Data Source For Areas Affected
The maps designate countries considered to be affected by a disease. Areas within countries may or may not be affected by a specific disease. Consult with a Travel Healthcare Provider or www.cdc.gov/travel about your specific itinerary prior to travel. Reporting activity data are provided by Sitata and derived from numerous sources, including official surveillance data and news reports. Reporting activity does not reflect current risk of infection with a disease. Not all areas report cases of disease; therefore, the absence of activity on the map does not indicate that a disease is not present. The relationship between the intensity of reporting activity and actual disease transmission is unknown and does not indicate a difference in risk. Maps do not reflect differential distribution of diseases within a country.
Cholera is a diarrheal disease caused by a bacterial infection. People with cholera often have mild or no symptoms. In a subset of individuals, severe cholera may occur. In these severe cases, profuse diarrhea may occur that, without proper medical care, may lead to rapid dehydration, shock, or even death. With proper medical care, however, the likelihood of death is low.Learn more
Cholera is spread by eating or drinking food and/or water contaminated with the cholera bacteria. Cholera is most likely to be found and spread in places that have inadequate water treatment, poor sanitation, and inadequate hygiene. People can also get cholera by eating raw or undercooked shellfish, because cholera bacteria are naturally found in brackish (slightly salty) rivers and coastal waters.Learn more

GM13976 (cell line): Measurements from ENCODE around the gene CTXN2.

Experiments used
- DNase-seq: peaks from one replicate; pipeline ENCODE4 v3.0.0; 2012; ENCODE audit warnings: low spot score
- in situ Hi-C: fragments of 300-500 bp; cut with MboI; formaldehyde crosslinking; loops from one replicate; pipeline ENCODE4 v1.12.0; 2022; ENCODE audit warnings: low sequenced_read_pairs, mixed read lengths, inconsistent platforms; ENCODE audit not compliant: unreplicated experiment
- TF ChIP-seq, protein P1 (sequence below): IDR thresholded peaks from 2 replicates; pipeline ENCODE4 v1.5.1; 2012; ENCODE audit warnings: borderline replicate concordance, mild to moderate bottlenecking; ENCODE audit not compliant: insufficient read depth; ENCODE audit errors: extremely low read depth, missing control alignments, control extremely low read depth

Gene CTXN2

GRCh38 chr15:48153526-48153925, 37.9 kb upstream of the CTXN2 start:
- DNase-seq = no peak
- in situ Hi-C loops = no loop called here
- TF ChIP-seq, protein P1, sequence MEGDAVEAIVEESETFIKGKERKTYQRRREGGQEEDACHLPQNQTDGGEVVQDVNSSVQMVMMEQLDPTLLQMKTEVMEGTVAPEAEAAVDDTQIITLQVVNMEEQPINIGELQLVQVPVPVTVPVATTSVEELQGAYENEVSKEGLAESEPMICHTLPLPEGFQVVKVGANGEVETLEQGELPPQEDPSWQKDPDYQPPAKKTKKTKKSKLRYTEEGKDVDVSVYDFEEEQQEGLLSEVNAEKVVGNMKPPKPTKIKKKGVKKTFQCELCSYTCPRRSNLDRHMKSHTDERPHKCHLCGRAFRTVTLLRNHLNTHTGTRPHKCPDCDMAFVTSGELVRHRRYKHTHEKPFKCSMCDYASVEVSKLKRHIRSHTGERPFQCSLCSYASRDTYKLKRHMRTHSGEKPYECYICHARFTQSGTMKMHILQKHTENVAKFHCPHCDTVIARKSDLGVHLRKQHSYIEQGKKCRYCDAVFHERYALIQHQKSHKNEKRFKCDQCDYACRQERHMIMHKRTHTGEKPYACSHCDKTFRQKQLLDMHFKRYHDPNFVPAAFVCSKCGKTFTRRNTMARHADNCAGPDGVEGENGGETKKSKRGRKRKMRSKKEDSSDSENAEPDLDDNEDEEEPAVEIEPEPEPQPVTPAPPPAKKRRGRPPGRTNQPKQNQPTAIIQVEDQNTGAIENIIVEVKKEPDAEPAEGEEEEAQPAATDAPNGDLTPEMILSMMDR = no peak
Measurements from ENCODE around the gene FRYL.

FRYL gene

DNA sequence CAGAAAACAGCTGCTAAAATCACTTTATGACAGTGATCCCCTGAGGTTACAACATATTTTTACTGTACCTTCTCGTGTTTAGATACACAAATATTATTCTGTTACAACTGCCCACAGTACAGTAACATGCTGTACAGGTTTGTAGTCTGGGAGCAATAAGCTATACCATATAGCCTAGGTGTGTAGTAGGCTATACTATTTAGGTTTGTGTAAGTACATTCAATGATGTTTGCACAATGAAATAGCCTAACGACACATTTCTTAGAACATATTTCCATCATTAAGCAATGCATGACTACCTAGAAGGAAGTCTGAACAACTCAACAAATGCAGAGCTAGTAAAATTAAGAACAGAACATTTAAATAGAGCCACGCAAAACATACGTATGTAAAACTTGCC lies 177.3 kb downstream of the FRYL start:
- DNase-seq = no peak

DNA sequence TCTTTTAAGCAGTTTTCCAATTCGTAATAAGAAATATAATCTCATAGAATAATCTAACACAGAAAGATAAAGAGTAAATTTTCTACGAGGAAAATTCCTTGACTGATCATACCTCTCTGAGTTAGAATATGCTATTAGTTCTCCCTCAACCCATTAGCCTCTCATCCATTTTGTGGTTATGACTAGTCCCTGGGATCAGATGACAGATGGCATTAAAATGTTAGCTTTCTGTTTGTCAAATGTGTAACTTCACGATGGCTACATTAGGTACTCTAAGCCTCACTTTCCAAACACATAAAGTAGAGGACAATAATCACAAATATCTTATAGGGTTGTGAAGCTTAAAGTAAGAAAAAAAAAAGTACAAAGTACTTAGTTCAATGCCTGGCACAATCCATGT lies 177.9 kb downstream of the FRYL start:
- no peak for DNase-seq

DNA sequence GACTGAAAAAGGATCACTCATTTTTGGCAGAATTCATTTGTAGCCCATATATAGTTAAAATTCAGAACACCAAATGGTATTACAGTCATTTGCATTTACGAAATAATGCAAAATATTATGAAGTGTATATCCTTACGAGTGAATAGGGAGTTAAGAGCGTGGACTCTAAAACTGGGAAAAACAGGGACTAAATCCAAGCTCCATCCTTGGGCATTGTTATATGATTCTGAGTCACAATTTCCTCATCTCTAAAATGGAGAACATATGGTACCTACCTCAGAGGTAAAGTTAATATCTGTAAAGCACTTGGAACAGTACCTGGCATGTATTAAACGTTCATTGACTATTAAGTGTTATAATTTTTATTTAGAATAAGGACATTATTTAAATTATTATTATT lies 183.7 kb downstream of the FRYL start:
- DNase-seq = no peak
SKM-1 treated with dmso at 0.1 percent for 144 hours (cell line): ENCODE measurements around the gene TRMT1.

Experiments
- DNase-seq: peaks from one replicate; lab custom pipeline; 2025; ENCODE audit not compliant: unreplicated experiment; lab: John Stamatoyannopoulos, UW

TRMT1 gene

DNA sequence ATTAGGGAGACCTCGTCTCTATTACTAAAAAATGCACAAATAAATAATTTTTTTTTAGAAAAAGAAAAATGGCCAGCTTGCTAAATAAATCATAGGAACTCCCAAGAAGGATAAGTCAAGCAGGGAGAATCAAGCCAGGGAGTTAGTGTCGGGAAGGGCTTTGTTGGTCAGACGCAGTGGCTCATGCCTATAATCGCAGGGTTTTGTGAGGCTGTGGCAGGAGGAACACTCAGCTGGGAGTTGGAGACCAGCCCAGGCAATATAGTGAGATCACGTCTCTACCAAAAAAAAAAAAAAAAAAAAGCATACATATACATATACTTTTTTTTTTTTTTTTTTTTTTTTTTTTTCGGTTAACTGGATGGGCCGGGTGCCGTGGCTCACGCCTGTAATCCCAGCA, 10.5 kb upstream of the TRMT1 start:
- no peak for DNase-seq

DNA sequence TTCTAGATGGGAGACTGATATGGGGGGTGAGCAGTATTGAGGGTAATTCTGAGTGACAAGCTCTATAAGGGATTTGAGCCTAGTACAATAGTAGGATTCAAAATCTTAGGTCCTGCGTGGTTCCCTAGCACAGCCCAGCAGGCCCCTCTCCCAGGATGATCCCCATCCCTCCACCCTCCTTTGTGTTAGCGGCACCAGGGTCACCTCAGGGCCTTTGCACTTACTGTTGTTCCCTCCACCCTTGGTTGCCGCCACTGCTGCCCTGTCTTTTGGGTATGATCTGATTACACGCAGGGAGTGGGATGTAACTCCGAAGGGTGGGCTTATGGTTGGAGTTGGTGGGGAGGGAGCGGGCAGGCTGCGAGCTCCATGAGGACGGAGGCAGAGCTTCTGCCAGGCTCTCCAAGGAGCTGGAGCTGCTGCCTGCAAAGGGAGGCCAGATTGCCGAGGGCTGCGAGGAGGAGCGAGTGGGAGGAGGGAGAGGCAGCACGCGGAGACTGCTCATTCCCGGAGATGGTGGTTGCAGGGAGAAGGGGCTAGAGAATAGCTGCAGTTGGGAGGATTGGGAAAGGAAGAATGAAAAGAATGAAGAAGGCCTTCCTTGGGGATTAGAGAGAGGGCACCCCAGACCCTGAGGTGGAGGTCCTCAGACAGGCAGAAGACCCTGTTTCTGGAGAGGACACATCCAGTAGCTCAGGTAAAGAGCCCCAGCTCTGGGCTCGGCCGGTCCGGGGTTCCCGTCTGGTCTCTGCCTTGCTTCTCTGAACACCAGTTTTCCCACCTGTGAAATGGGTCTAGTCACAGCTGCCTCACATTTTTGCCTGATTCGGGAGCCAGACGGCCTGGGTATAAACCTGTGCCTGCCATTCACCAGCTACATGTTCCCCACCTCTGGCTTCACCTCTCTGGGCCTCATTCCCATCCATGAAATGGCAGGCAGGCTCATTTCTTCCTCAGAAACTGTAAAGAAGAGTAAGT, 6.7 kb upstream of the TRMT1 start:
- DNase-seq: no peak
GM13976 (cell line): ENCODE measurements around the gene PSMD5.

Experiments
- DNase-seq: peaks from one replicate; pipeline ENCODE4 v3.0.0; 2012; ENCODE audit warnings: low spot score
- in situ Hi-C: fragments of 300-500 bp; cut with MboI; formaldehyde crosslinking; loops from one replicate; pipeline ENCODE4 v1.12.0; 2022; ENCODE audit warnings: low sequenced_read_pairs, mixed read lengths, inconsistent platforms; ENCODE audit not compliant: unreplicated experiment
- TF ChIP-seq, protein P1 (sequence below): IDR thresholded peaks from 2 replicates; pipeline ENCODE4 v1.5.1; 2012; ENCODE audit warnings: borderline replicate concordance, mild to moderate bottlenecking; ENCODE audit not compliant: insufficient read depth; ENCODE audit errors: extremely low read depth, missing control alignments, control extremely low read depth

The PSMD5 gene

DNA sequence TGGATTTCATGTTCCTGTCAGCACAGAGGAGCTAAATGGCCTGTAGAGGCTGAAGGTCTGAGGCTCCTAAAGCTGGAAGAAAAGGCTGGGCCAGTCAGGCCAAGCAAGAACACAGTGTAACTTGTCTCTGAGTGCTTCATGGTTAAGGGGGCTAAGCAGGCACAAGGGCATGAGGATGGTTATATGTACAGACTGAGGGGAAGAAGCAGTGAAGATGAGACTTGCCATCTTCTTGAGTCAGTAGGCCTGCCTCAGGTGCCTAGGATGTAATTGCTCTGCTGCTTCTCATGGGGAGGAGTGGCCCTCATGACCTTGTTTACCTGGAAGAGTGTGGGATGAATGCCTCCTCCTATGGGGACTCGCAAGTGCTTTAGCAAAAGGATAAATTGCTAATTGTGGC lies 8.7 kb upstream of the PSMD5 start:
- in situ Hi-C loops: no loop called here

Although cholera can be mild, it can progress to severe disease extremely quickly.
Cholera symptoms may appear within a few hours or up to five days after infection. Most people have symptoms within two to three days. In severe cases of cholera, profuse diarrhea may occur.
If untreated, severe cholera may lead to:
Some cholera precautions include:
Hepatitis A is a liver disease caused by a virus. Hepatitis A virus is widespread and can be found in multiple regions of the world, including Africa, Asia, Europe, and the Americas. Symptoms of hepatitis A vary and depend on the age of the person infected. Children under age six may have mild disease or not have any symptoms at all. Older children and adults may have mild to severe symptoms, and recovery may be slow.Learn more
Contaminated food and water are common ways that hepatitis A is spread. Hepatitis A is spread by human waste containing the virus. Poor sanitary conditions, as well as poor personal hygiene, may lead to the spread of hepatitis A.Learn more
Children under age six may have mild disease or no symptoms at all. Among older children and adults, symptoms may range from mild to severe. These may include:
Some hepatitis A precautions include:
Japanese encephalitis is caused by a virus that is spread by mosquitos. The Japanese encephalitis virus may be found in areas of Southeast Asia and the Western Pacific region. Although most Japanese encephalitis infections are mild (fever and headache) or have no symptoms, a small proportion develop clinical disease.Learn more
Japanese encephalitis is spread by mosquitos. The mosquitos that spread Japanese encephalitis are found in rural and suburban settings, are active at night, and bite people both indoors and outdoors. For most travelers, the likelihood of acquiring Japanese encephalitis is extremely low.Learn more